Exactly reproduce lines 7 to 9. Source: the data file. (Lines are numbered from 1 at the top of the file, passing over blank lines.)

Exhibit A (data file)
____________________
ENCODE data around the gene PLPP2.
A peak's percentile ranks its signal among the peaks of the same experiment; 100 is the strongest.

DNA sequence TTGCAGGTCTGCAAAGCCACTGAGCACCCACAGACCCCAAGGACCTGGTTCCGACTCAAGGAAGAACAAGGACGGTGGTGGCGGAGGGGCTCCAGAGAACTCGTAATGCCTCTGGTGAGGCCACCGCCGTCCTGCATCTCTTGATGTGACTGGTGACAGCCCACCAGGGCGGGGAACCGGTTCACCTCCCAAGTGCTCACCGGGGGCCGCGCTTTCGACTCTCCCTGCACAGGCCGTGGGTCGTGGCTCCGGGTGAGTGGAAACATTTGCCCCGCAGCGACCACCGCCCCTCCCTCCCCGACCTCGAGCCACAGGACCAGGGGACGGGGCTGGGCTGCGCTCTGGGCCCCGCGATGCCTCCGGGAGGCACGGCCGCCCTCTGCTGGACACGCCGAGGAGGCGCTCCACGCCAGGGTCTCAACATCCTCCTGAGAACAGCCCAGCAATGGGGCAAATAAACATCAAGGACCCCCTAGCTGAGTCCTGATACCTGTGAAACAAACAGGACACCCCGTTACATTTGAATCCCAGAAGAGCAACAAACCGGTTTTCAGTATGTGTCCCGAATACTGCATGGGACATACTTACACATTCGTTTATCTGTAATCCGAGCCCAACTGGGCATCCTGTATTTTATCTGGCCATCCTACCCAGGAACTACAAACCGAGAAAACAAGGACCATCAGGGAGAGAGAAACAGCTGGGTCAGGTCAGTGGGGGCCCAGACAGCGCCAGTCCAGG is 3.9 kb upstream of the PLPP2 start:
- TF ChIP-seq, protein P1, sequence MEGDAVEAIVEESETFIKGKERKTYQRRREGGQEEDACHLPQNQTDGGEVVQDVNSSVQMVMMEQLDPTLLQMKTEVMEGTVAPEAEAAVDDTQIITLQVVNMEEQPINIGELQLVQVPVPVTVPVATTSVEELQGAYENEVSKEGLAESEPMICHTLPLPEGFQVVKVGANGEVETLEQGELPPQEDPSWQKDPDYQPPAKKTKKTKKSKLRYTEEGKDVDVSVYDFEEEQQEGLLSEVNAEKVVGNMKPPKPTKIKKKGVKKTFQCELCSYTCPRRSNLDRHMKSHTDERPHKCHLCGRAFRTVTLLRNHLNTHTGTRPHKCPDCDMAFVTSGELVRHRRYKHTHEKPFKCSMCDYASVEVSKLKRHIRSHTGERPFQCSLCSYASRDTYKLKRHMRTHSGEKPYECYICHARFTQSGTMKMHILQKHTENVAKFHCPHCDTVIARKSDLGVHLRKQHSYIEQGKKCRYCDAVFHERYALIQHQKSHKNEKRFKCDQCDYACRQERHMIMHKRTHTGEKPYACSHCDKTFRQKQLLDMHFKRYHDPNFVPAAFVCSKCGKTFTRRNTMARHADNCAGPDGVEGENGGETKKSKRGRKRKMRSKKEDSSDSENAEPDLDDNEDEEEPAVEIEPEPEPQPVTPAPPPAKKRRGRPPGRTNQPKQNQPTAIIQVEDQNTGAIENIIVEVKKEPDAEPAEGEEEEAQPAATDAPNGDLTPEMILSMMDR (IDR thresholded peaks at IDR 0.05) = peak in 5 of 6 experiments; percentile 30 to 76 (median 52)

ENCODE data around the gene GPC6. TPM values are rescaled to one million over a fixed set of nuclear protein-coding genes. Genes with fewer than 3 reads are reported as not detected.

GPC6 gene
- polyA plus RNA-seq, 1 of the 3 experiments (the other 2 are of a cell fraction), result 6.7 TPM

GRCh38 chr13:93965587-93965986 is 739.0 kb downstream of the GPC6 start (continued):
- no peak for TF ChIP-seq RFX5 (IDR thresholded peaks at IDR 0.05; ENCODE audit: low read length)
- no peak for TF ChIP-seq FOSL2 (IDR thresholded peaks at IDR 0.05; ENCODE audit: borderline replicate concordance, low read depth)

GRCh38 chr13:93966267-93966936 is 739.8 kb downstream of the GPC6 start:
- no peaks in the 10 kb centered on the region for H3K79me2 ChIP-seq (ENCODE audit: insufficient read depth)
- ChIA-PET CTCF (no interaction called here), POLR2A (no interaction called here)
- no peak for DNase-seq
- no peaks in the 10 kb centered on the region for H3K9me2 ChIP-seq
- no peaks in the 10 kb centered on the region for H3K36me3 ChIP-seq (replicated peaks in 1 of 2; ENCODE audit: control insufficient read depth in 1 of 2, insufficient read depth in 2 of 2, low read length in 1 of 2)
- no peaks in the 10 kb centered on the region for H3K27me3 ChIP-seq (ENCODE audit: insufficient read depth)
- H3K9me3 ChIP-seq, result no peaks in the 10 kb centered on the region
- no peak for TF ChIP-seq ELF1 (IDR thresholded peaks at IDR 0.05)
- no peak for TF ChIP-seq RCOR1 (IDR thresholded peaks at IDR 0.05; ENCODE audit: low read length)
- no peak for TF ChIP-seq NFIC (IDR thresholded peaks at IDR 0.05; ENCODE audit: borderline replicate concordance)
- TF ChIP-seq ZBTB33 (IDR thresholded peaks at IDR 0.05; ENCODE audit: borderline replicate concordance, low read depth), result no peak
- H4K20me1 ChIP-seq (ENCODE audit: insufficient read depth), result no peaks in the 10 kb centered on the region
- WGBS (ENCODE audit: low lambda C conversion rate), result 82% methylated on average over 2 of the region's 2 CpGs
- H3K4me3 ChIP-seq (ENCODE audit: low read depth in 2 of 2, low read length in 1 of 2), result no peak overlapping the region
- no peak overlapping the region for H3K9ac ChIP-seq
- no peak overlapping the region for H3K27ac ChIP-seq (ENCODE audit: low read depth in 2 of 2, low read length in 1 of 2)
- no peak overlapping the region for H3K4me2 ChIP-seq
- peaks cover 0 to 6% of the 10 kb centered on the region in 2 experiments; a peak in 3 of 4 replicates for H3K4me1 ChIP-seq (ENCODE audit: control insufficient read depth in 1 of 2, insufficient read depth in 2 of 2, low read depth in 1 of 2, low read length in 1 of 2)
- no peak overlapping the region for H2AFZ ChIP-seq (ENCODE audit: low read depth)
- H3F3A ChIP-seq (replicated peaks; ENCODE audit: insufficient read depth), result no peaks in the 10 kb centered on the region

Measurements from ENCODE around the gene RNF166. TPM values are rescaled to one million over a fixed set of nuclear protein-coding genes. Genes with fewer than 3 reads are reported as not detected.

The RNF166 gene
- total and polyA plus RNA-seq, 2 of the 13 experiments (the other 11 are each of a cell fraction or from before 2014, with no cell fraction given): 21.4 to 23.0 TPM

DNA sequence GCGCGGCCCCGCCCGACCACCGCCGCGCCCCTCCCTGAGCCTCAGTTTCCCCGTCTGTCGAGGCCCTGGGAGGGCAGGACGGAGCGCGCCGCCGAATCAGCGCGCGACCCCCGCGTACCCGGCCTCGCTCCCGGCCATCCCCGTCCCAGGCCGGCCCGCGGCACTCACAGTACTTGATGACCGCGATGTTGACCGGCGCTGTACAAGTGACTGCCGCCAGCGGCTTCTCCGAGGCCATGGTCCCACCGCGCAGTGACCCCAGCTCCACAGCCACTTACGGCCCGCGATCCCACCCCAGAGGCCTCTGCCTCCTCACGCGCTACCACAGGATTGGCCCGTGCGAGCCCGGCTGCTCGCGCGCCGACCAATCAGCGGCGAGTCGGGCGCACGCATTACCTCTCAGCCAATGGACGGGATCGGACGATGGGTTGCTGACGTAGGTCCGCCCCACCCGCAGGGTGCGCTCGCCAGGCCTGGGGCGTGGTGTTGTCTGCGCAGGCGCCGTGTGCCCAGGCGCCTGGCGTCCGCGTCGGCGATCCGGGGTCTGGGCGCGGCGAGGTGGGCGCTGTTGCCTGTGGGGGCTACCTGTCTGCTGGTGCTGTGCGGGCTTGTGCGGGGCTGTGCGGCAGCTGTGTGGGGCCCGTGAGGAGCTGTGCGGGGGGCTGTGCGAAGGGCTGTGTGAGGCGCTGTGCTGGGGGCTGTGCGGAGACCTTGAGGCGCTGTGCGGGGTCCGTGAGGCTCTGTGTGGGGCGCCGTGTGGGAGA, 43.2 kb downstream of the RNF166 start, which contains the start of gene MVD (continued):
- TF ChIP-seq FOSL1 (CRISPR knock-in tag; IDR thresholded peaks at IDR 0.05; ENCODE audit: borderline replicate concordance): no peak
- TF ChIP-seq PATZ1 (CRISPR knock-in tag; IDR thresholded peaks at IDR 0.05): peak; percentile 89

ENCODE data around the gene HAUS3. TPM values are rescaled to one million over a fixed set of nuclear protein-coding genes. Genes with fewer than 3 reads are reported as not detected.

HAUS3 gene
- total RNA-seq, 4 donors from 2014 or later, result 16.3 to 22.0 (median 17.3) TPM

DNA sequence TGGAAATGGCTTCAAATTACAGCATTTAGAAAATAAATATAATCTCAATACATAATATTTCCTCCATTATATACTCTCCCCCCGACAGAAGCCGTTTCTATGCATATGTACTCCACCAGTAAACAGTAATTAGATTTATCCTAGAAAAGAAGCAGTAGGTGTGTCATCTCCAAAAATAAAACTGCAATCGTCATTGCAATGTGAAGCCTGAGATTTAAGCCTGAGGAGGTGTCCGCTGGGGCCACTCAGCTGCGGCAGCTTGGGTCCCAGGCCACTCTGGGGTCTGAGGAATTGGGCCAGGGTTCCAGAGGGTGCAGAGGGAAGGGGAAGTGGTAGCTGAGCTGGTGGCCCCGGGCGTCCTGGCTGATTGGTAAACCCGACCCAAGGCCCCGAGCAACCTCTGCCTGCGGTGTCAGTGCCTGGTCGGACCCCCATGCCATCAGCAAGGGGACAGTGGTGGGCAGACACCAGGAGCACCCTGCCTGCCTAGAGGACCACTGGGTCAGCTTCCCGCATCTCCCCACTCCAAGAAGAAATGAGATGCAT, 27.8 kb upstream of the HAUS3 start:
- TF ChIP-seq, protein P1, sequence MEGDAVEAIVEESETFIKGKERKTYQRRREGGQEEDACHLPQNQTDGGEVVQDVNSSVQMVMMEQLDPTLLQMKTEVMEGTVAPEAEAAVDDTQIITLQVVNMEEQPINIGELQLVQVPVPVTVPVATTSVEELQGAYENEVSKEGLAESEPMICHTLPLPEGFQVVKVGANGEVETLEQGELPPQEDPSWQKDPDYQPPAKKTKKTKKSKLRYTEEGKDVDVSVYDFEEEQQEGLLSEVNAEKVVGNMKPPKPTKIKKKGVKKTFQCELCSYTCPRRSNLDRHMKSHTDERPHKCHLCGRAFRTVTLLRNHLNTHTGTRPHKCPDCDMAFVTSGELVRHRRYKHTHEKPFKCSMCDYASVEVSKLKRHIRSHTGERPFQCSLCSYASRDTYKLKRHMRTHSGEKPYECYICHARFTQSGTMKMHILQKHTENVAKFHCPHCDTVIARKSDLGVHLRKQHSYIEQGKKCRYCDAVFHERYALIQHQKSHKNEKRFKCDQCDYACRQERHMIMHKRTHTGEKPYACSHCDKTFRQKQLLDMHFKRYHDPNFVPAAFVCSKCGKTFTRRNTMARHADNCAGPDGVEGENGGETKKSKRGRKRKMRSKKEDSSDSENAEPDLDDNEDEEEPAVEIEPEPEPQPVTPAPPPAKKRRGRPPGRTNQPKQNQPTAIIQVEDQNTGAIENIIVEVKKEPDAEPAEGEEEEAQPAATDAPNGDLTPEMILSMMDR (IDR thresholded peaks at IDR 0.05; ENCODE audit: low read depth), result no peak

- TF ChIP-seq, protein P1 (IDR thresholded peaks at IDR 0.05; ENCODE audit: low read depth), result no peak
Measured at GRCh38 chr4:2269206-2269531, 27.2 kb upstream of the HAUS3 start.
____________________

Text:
- polyA plus RNA-seq, 1 of the 3 experiments (the other 2 are of a cell fraction), result 6.7 TPM

GRCh38 chr13:93965587-93965986 is 739.0 kb downstream of the GPC6 start (continued):
- no peak for TF ChIP-seq RFX5 (IDR thresholded peaks at IDR 0.05; ENCODE audit: low read length)